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How important are abstainers in presidential elections? A comparative analysis between Africa and Latin America

Christian H. C. A. Henning, Daniel Diaz, Andrea Lendewig and Svetlana Petri

No WP2020-13, Working Papers of Agricultural Policy from University of Kiel, Department of Agricultural Economics, Chair of Agricultural Policy

Abstract: Even in countries with well functioning democracies, not all people with the right to vote in a presidential election decide to cast a vote. In order to study the importance of abstention in presidential elections in Africa and Latin America, data from Senegal and Honduras was analyzed. These countries have experienced a decline in the voter turnout over the past elections, which means that the party systems are somehow failing to engage voters in recent years. The purpose of this paper is to understand how people choose a certain party or candidate, as well as, how they decide to either vote or abstain. Moreover, we are looking to determine whether non-voters could motivate the governments to design and implement efficient policies. To achieve this, we estimated nested multinomial logit models including the alternative Abstention. Then, to evaluate government performance, we derived indicators for accountability and capture. Also, to determine the optimal policy positions for the governmental parties, First Order Condition (FOC) and Second Order Condition (SOC) were estimated for different issues.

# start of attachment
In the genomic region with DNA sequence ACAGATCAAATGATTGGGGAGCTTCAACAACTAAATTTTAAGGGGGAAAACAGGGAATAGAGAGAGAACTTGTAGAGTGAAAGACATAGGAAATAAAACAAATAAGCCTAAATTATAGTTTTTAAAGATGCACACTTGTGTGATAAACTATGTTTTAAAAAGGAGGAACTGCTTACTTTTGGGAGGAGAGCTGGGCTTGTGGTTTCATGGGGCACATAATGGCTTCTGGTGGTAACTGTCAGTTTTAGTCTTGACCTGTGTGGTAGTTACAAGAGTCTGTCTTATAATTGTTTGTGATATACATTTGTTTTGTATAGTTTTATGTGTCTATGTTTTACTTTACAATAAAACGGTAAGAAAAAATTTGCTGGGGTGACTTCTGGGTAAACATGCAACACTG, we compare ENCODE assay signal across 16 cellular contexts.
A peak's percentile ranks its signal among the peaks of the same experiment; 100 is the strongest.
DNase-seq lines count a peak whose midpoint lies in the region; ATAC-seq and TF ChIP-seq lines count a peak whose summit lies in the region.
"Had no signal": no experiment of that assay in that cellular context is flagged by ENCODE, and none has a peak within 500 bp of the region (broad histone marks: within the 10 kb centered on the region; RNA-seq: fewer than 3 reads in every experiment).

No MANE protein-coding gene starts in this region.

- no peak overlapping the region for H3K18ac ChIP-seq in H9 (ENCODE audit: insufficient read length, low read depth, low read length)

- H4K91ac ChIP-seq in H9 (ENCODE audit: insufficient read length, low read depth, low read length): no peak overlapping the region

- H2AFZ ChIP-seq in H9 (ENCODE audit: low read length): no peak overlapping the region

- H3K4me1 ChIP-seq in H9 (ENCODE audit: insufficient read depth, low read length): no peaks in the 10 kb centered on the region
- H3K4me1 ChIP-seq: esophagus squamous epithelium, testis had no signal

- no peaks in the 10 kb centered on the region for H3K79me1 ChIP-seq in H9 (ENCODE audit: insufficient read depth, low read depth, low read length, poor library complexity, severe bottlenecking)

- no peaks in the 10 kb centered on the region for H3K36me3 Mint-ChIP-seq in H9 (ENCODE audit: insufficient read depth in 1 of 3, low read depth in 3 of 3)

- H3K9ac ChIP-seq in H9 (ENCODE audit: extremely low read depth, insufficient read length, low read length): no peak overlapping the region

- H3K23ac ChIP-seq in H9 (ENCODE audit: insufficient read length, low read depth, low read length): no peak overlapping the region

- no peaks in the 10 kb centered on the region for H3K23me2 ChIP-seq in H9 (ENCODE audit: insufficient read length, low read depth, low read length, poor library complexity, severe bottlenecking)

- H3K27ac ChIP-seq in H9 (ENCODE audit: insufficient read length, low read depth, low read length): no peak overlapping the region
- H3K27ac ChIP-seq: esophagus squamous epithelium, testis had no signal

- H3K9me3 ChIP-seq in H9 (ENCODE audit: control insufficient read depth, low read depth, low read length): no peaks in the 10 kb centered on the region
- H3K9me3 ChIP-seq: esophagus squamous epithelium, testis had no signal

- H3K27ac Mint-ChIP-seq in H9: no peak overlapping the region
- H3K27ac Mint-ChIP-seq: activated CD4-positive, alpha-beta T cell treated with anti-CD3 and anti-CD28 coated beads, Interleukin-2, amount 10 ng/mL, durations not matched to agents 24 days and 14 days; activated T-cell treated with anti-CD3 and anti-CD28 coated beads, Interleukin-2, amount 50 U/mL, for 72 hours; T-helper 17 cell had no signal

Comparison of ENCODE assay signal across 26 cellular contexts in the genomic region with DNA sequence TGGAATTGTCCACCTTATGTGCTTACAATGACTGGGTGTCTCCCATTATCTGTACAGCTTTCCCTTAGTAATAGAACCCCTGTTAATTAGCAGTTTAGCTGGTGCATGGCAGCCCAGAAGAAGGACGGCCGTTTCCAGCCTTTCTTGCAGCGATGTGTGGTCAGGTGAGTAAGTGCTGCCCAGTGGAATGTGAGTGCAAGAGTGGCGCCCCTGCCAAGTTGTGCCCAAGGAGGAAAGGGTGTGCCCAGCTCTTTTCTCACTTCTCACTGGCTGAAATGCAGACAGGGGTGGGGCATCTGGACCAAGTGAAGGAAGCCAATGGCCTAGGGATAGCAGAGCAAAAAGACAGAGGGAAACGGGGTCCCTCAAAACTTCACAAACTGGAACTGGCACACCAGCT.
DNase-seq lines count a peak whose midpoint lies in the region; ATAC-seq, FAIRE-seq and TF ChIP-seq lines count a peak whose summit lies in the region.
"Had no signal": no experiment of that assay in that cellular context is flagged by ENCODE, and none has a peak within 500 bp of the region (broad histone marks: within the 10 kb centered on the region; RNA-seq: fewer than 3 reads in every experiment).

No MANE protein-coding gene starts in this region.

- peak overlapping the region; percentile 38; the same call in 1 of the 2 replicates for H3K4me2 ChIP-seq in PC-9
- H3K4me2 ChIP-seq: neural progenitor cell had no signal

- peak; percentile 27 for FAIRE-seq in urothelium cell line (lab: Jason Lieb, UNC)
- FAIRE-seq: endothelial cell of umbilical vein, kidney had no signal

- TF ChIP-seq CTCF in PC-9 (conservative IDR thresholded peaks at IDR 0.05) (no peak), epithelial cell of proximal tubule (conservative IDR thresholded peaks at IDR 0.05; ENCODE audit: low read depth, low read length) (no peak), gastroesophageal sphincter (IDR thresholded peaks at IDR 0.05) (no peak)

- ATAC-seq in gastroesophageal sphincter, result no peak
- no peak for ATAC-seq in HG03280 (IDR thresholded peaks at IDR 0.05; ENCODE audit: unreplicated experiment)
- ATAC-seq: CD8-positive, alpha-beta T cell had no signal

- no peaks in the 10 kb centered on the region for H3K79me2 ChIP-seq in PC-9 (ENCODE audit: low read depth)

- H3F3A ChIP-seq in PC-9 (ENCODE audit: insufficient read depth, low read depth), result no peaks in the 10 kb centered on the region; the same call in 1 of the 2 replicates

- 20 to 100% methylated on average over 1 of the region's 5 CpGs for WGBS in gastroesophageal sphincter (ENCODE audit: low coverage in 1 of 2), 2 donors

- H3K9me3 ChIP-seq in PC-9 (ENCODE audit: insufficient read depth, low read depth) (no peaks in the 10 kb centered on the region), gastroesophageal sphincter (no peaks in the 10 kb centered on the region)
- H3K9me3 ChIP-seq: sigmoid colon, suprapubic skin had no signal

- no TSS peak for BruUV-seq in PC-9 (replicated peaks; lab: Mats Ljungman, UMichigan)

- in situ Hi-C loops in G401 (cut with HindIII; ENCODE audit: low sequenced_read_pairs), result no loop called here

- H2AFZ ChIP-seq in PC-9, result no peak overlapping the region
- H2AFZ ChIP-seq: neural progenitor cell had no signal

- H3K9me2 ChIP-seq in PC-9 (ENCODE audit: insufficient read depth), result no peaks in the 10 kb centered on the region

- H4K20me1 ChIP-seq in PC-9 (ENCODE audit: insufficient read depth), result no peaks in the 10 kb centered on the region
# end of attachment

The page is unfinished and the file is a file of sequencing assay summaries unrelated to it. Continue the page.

Keywords: probabilistic voter model; capture; accountability; agricultural policy; Africa; Latin America (search for similar items in EconPapers)
JEL-codes: C31 C35 C38 Q18 (search for similar items in EconPapers)
Date: 2020
New Economics Papers: this item is included in nep-cdm, nep-isf, nep-lam and nep-pol
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